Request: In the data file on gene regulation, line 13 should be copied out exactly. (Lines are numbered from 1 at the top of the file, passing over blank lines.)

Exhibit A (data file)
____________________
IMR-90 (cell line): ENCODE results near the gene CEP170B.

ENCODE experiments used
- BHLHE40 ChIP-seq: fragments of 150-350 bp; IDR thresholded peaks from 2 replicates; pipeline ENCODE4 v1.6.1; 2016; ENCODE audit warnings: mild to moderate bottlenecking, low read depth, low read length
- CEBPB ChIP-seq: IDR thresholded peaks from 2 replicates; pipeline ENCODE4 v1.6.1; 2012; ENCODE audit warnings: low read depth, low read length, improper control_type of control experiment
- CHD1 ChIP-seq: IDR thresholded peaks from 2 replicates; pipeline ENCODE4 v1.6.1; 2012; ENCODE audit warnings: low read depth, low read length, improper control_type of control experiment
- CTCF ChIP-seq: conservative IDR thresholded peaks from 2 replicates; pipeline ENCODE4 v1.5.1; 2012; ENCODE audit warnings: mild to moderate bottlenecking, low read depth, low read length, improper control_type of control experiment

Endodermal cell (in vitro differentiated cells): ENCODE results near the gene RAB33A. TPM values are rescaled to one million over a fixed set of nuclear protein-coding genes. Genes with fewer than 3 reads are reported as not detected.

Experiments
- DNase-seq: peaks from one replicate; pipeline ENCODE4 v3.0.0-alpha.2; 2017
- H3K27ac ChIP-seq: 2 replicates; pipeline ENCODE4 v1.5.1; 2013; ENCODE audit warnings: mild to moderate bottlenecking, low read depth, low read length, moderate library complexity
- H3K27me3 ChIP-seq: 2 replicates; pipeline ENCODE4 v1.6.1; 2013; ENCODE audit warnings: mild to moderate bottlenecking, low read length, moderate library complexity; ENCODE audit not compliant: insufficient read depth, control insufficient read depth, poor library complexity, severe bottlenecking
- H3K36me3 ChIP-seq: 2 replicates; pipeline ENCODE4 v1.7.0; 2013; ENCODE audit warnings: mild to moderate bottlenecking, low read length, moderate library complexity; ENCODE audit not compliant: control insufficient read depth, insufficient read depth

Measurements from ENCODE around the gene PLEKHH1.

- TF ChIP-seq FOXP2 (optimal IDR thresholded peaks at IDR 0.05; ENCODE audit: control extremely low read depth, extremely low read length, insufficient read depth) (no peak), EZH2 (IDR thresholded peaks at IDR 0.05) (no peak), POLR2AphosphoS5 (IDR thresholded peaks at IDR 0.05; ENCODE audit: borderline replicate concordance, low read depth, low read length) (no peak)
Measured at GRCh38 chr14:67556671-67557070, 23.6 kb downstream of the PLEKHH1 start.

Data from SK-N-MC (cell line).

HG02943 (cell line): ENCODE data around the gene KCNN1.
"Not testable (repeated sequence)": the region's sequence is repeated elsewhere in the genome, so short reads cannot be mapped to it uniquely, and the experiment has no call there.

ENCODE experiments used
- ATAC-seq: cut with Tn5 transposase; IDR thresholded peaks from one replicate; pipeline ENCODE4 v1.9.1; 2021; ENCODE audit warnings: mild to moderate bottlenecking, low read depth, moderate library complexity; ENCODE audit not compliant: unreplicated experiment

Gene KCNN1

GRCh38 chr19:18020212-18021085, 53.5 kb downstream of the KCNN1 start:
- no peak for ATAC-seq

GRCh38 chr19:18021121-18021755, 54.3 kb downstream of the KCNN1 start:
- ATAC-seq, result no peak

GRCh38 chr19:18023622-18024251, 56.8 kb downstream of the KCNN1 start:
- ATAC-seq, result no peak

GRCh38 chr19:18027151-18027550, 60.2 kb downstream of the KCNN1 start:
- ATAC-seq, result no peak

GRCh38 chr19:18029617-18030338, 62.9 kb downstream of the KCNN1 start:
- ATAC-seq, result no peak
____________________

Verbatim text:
Measurements from ENCODE around the gene PLEKHH1.